By Jess Leyshon, below, Director, Research and Thought Leadership, Sage
One in three female entrepreneurs felt unsupported in their startup journey, a new study by Sage has found, in an investigation into the landscape of women-led startups across the country. The study delves into the areas where women entrepreneurs have found their footing, the obstacles they have faced, and the support systems that have helped aid their startup journey.
The research found that while a majority of both male and female business owners expressed a sense of readiness when launching their startups in terms of skills and knowledge, a notable portion still felt unprepared. Around 27% of women and 23% of men admitted to not feeling completely ready for the challenges they encountered. Strikingly, 97% of all entrepreneurs acknowledged the need to continually develop and enhance various skills to effectively run their businesses.
A regional breakdown of the data also revealed which areas of the country are the best for women-led startups. Sage’s index considered factors such as the female employment rate, the gender pay gap, the cost of office space, as well as data from the study detailing how many women in each region felt they were sufficiently supported and how well they have been able to manage their work-life balance.
These factors, among several others, saw the North East rank highest, with 81% of female entrepreneurs in this region reporting feeling supported as they embarked on their business ventures, and 69% of them highlighting their ability to manage the delicate balance between work and life commitments.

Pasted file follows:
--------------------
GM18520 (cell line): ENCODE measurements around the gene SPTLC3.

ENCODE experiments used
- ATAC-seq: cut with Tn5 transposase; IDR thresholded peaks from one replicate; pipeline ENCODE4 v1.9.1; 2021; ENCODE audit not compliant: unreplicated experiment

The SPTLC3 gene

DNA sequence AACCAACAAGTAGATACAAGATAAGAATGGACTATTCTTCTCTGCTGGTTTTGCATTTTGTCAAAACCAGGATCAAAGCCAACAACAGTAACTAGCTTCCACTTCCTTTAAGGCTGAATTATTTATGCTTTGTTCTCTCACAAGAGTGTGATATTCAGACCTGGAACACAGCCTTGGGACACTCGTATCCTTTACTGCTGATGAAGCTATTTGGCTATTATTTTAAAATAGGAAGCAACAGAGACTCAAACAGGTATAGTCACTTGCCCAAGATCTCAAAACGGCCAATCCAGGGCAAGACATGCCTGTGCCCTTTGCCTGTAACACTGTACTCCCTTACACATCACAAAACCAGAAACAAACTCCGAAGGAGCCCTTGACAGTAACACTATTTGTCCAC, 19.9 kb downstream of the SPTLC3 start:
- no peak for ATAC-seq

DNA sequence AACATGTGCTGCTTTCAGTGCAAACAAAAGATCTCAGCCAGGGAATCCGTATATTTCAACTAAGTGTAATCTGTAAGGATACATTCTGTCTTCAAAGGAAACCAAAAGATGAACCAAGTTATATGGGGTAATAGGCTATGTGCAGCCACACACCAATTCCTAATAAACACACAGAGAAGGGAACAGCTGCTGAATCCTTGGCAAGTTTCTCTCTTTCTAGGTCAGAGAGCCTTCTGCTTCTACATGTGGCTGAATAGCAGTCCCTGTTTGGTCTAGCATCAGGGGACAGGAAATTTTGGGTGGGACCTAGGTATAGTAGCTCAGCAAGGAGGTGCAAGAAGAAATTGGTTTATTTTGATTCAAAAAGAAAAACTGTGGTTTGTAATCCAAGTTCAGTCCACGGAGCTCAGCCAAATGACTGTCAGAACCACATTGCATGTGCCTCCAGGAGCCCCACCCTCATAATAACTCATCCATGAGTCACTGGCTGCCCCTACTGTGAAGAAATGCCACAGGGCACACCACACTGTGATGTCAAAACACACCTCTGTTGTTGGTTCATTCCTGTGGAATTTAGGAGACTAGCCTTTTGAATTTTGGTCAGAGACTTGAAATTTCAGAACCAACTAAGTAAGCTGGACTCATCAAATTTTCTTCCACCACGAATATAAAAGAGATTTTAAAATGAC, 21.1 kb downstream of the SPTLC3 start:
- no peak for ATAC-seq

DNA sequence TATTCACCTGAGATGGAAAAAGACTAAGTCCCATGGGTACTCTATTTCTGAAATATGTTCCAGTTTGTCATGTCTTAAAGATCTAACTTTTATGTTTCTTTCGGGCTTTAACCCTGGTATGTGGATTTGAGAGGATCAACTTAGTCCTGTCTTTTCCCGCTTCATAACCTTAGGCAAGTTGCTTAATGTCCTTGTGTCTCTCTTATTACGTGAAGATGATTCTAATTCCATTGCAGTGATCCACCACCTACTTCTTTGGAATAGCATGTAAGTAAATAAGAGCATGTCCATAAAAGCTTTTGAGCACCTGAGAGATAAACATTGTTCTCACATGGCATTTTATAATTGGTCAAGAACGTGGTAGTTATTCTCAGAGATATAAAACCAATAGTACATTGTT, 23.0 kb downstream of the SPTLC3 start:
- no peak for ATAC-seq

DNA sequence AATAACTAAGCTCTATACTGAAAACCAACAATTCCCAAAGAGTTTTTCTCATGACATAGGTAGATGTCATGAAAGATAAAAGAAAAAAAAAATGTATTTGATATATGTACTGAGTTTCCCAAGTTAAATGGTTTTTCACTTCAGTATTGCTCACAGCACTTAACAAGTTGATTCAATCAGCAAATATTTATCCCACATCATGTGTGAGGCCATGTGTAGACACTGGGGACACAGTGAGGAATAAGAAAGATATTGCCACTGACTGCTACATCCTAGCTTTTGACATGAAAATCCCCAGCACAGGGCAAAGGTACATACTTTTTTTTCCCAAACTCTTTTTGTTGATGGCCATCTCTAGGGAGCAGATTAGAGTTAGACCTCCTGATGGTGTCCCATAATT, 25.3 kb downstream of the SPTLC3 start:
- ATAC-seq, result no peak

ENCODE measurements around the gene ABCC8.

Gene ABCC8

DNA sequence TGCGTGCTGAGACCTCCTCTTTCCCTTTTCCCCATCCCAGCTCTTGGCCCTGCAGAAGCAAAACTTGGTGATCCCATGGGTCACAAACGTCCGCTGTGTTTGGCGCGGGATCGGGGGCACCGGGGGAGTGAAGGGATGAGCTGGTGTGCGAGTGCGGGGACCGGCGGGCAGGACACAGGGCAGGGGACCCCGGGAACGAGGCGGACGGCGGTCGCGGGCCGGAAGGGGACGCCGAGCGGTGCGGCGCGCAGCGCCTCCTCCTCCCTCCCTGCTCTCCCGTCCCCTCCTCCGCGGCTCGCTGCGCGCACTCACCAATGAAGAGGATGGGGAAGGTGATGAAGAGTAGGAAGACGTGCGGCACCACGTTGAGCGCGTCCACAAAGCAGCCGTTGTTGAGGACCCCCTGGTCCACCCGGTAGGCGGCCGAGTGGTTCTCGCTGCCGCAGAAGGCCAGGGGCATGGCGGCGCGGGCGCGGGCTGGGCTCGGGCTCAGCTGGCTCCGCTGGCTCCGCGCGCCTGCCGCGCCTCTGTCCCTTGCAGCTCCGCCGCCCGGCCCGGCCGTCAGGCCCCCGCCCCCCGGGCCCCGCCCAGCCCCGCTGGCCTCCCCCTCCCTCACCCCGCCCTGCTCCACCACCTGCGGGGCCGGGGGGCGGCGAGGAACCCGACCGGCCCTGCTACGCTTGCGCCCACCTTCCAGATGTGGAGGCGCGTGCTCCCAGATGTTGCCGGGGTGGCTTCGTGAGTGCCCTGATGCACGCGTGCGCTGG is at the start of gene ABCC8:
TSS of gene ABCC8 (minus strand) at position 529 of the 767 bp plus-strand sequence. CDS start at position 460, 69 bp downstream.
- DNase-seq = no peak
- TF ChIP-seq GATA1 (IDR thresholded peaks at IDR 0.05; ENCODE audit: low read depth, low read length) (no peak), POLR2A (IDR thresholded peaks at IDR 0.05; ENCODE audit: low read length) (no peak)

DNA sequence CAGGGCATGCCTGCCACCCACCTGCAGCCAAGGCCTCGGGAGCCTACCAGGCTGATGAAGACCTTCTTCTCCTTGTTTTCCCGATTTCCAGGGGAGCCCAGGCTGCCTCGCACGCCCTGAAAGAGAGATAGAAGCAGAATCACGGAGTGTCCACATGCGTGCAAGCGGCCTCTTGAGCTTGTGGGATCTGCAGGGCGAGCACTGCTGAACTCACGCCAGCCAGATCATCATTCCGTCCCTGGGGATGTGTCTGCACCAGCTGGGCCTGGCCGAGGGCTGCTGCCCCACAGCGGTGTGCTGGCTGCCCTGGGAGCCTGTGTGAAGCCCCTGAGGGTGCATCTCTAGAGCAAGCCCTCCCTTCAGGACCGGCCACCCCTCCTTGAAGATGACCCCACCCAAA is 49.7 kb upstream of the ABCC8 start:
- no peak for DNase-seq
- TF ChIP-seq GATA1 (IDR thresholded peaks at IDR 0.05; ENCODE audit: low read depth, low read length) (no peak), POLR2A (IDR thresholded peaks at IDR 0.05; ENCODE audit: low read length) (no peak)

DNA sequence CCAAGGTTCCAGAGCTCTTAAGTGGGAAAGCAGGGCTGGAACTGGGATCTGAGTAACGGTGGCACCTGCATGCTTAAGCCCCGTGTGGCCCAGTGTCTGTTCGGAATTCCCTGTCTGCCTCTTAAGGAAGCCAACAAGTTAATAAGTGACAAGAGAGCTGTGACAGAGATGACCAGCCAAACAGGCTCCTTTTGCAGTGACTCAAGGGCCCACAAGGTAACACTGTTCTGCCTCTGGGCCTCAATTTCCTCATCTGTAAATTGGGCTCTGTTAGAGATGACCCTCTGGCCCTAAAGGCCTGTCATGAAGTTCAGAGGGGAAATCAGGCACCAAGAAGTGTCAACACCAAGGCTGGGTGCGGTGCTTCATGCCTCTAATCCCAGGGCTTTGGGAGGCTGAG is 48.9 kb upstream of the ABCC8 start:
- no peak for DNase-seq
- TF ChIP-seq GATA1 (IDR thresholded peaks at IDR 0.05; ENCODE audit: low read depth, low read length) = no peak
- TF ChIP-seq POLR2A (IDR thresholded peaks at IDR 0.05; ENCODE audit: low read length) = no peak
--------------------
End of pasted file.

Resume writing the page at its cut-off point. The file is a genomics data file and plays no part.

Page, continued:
The study also found that 51% of women were more inclined to start their own business to seek out more flexibility and improved work-life balance, while the top reason for men entering the business world was the pursuit of financial opportunities (48%).
The research shone a spotlight on the distinct challenges that women entrepreneurs encounter, revealing a disparity when compared to their male counterparts. Areas of struggle encompassed profitability (77%), the intricate balance between work and life (72%), the imperative of environmental sustainability (65%), the art of cost minimisation (71%), adept financial management (74%), comprehensive tax understanding (75%), and seamless technology adoption (69%).
Confidence in the pursuit of future success emerged as another compelling dimension where women entrepreneurs stood out from their male counterparts. The survey illuminated that women exuded heightened optimism regarding various milestones to be achieved within the forthcoming year, including:
- Increasing profitability (68% vs. 67%)
- Expanding brand awareness (67% vs. 64%)
- Enhancing customer satisfaction (74% vs. 72%)
- Boosting sales (66% vs. 61%)
- Pursuing environmental sustainability (61% vs. 53%)
Equally noteworthy was the finding that a greater percentage of women (12%) reported not having accessed any funding resources or options during the startup phase, in contrast to the 6% of men. This discrepancy underscored the presence of an evident gender-based gap in accessing crucial financial backing and resources. Furthermore, the study laid bare the fact that women frequently encountered a lack of support, ranging from financial assistance to governmental and local council backing, trade organisations, and industry networks, with 32% of women saying they could have had more support or had no support, versus 29% of men.
You can read more about the study from Sage here